I saw a young snake glide
Out of the mottled shade
And hang, limp on a stone:
A thin mouth, and a tongue
Stayed, in the still air.
It turned; it drew away;
Its shadow bent in half;
It quickened, and was gone.
I felt my slow blood warm.
I longed to be that thing,
The pure, sensuous form.
And I may be, some time.
"Snake” by Theodore Roethke from The Collected Poems of Theodore Roethke. © Anchor Books, 1996. Reprinted with permission. (buy now)
It was on this day in 1598 that Shakespeare’s play The Merchant of Venice was entered on the Stationers’ Register (books by this author). The entry read: “A book of The Merchant of Venice or otherwise called The Jew of Venice.” Printers were supposed to enter a work in the Stationers’ Register before printing it, but the rule was not enforced, so some works were never entered, and others were entered years after they had been written. In the case of The Merchant of Venice, the printer was probably trying to establish copyright — although copyright laws weren’t very well enforced, either.
The Merchant of Venice had probably been written around 1596. By the time the title page of the first quarto was published in 1600, there was a note saying: “It hath beene divers times acted by the Lord Chamberlaine his servants.” But there is no official record of a performance of The Merchant of Venice until 1605, when it was performed by the King’s Men for the court of King James I. James was such a fan that he asked for another performance a week later.
One of the main characters in The Merchant of Venice is a villainous Jew named Shylock. In 1594, the queen’s personal physician — a Portuguese Jew named Roderigo López — was charged with high treason and executed. Around the same time, Shakespeare’s biggest rival, Christopher Marlowe, wrote The Jew of Malta, a wildly popular play featuring an evil Jewish protagonist. Shakespeare followed suit with Shylock. He was played with a red wig, red beard, and huge fake nose, and dressed in a big robe.
Shakespeare coined plenty of words, or changed their usage, and came up with many new phrases; The Merchant of Venice gives us the words laughable, scrubbed, and compromise, and the phrases bated breath, love is blind, and all that glitters is not gold.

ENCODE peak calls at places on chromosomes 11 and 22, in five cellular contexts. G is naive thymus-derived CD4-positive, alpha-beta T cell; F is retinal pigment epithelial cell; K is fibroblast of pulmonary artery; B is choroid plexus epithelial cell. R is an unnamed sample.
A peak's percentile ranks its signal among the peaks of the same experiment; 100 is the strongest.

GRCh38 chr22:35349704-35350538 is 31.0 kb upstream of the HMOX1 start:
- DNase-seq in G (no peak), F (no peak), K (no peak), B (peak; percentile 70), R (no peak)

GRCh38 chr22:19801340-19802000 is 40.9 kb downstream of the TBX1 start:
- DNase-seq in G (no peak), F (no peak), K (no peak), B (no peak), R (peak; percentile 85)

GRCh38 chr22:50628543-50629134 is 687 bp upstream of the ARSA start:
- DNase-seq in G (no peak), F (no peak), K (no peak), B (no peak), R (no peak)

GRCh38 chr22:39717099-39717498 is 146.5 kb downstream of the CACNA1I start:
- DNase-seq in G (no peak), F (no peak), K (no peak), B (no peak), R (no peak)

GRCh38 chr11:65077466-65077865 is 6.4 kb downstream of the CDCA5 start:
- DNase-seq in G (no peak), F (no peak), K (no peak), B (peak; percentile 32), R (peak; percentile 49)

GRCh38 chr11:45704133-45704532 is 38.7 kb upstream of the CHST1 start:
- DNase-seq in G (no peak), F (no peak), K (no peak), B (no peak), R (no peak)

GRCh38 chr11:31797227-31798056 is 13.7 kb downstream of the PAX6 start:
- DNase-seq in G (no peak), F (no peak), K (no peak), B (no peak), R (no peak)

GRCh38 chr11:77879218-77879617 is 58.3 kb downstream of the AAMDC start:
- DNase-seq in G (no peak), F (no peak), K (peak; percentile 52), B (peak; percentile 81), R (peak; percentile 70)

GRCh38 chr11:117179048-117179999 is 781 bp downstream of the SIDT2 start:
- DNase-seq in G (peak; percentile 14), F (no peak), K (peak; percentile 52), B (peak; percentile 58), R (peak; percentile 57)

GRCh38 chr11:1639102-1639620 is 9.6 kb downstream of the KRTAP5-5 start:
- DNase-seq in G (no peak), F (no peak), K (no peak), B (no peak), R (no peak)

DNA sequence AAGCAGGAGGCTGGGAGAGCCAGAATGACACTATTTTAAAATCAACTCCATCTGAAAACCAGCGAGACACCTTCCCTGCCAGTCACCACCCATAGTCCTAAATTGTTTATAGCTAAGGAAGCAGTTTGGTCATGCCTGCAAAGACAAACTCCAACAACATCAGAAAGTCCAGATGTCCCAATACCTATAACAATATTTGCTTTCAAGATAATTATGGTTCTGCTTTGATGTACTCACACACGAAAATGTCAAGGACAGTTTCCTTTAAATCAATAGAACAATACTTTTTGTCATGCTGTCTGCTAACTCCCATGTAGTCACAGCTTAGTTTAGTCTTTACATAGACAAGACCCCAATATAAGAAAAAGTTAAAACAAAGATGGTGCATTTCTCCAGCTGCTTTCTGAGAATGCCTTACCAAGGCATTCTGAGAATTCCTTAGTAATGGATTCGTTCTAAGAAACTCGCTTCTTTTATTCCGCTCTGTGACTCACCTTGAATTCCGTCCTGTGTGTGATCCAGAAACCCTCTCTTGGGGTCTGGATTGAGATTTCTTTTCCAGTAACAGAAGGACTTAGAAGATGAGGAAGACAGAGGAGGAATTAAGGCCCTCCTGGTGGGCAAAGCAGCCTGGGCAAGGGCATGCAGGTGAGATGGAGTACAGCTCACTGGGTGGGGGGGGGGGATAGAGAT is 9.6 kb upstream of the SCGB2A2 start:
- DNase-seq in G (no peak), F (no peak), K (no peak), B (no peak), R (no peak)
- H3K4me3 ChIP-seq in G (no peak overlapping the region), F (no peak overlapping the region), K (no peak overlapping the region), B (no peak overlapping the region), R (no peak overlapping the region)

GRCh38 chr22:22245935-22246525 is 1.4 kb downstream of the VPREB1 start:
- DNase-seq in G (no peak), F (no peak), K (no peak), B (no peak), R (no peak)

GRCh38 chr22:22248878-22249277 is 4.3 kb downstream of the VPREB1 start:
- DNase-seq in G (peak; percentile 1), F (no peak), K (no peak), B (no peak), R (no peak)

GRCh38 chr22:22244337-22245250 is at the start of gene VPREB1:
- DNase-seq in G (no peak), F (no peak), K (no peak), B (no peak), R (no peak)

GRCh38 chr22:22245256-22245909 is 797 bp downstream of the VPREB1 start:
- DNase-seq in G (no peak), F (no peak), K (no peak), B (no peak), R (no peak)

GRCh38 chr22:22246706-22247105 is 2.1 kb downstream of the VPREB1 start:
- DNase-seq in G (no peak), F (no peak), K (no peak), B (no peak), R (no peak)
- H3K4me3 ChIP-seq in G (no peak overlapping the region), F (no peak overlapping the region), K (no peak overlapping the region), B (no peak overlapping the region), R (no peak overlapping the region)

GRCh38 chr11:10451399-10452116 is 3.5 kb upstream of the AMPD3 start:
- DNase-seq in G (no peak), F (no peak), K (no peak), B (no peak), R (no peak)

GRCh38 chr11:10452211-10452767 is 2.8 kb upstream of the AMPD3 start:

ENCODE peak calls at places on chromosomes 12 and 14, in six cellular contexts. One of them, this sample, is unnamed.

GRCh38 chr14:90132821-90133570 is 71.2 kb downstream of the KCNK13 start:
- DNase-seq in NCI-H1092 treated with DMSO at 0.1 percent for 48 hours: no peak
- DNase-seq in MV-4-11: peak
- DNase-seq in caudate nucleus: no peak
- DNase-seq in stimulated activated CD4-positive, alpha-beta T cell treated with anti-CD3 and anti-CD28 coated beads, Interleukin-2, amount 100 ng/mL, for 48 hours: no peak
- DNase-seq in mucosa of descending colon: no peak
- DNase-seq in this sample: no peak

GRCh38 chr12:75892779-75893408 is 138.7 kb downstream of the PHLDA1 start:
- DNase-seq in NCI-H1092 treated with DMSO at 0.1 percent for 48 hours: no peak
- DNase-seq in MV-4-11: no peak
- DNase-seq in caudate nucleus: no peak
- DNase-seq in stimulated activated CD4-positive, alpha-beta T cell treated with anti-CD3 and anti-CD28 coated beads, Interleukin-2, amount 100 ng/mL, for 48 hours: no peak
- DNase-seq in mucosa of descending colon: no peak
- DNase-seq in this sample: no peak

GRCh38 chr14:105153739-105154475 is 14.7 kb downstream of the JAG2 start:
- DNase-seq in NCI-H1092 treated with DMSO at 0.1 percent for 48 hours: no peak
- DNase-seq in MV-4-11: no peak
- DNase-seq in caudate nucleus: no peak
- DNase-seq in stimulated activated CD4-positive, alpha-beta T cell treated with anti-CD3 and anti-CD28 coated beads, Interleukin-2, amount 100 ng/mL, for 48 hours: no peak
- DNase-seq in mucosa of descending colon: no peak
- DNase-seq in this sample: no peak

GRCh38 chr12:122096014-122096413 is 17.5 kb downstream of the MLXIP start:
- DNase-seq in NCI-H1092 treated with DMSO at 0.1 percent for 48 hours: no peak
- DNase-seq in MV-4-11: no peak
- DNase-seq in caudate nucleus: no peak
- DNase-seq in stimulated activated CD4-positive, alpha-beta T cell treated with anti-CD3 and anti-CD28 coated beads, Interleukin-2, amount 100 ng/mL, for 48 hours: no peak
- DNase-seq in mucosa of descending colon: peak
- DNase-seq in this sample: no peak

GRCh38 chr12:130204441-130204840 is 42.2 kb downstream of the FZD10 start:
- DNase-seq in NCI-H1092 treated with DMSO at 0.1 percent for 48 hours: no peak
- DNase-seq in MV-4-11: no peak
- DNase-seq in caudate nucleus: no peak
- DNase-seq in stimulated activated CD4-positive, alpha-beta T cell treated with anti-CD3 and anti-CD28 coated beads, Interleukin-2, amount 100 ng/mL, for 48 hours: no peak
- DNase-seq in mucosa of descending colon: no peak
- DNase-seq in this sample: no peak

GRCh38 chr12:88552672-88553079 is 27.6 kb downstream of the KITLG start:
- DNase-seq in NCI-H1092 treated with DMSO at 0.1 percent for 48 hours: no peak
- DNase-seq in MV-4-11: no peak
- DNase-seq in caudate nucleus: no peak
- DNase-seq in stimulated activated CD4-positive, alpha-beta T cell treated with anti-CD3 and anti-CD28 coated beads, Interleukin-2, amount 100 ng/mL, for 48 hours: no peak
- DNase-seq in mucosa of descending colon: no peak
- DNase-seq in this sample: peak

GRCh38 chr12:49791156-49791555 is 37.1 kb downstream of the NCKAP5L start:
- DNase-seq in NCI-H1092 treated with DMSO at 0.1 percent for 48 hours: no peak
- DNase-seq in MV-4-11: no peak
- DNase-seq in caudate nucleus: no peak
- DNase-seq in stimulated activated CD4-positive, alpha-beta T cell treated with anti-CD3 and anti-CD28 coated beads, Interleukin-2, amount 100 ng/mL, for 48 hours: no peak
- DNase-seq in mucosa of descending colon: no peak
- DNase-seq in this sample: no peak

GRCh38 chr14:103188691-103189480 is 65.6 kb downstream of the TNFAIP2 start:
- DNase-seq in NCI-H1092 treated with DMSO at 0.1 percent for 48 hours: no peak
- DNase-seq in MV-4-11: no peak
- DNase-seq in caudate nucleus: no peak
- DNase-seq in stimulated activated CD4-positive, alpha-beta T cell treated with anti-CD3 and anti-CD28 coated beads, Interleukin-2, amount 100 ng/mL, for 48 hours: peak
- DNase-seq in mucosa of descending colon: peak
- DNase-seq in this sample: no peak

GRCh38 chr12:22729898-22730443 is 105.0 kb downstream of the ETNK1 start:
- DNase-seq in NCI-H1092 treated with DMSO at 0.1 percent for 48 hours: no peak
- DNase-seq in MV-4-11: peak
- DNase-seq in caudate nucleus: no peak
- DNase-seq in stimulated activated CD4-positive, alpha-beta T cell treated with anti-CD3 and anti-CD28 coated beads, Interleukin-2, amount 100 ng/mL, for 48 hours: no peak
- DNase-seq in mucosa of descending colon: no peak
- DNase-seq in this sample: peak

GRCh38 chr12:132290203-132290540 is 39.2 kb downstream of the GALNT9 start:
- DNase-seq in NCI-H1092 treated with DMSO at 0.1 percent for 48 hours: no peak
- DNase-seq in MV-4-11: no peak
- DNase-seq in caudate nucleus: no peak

Biochemist Selman Abraham Waksman, discoverer of streptomycin, the first effective treatment of tuberculosis, was born in Ukraine on this day in 1888.
It’s the birthday of the man who said: “All I ever wanted to do was to paint sunlight on the side of a house.” That’s painter Edward Hopper, born in Nyack, New York (1882). By the time he was 12, he was already six feet tall. He was skinny, gangly, made fun of by his classmates, painfully shy, and spent much of his time alone drawing.
After he finished art school, he took a trip to Paris and spent almost all of his time there alone, reading or painting. In Paris, he realized that he had fallen in love with light. He said the light in Paris was unlike anything he’d ever seen before. He tried to re-create it in his paintings.
He came back to New York and was employed as an illustrator at an ad agency, which he hated. In his spare time, he drove around and painted train stations and gas stations and corner saloons.
Hopper had only sold one painting by the time he was 40 years old, but his first major exhibition — in 1933 at the Museum of Modern Art — made his reputation. His pieces in that show had titles like Houses by the Railroad, Manhattan Bridge Loop, Room in Brooklyn, Roofs of Washington Square, Cold Storage Plant, Lonely House, and Girl on Bridge.
It’s the birthday of Emma Lazarus (books by this author), born in New York City (1849). She came from a wealthy Jewish family, and her father paid to have her first collection of poems published when she was 17. Her early work impressed Ralph Waldo Emerson, and they corresponded for many years. In the 1880s, she was horrified to hear of violent anti-Semitic attacks in Russia and Germany, and her work took on a new Zionist focus. She became concerned with the plight of the poor and the refugee, and organized relief efforts for immigrant Jewish families. The Statue of Liberty committee approached her in 1883 and asked her to write a poem that they could auction off to raise money for the monument. She responded with “The New Colossus,” which includes the famous lines, “Give me your tired, your poor, / Your huddled masses yearning to breathe free.”
On this day in 1587, English settlers arrived on Roanoke Island, off the coast of what is now North Carolina. This was the third foray by the English to the New World; Sir Walter Raleigh, with the backing of Queen Elizabeth I, had commissioned an exploratory expedition to scout out the land for the crown. The second expedition formed a military settlement, which was eventually abandoned when the men ran out of supplies. But this third group was the first to include women and children, and was intended to be a permanent settlement. Governor John White’s plan was to build up a self-sustaining economy, and to find a way to co-exist peacefully with the Native Americans. Things were going well enough for White to sail back to England four months later. Although it was supposed to be a brief trip, he was unable to find a ship to return to the colony. England was at war with Spain, and every seaworthy ship was claimed by the Crown to fight the Spanish Armada. White didn’t return to Roanoke Island for nearly three years; when he did, he found the settlement deserted, and all the buildings taken down. The only clues to the colonists’ fate were the letters CRO carved into a tree, and the word CROATOAN carved into a fence post. It is still not known for sure what caused the settlers to leave Roanoke, but there were no signs of sickness or violence.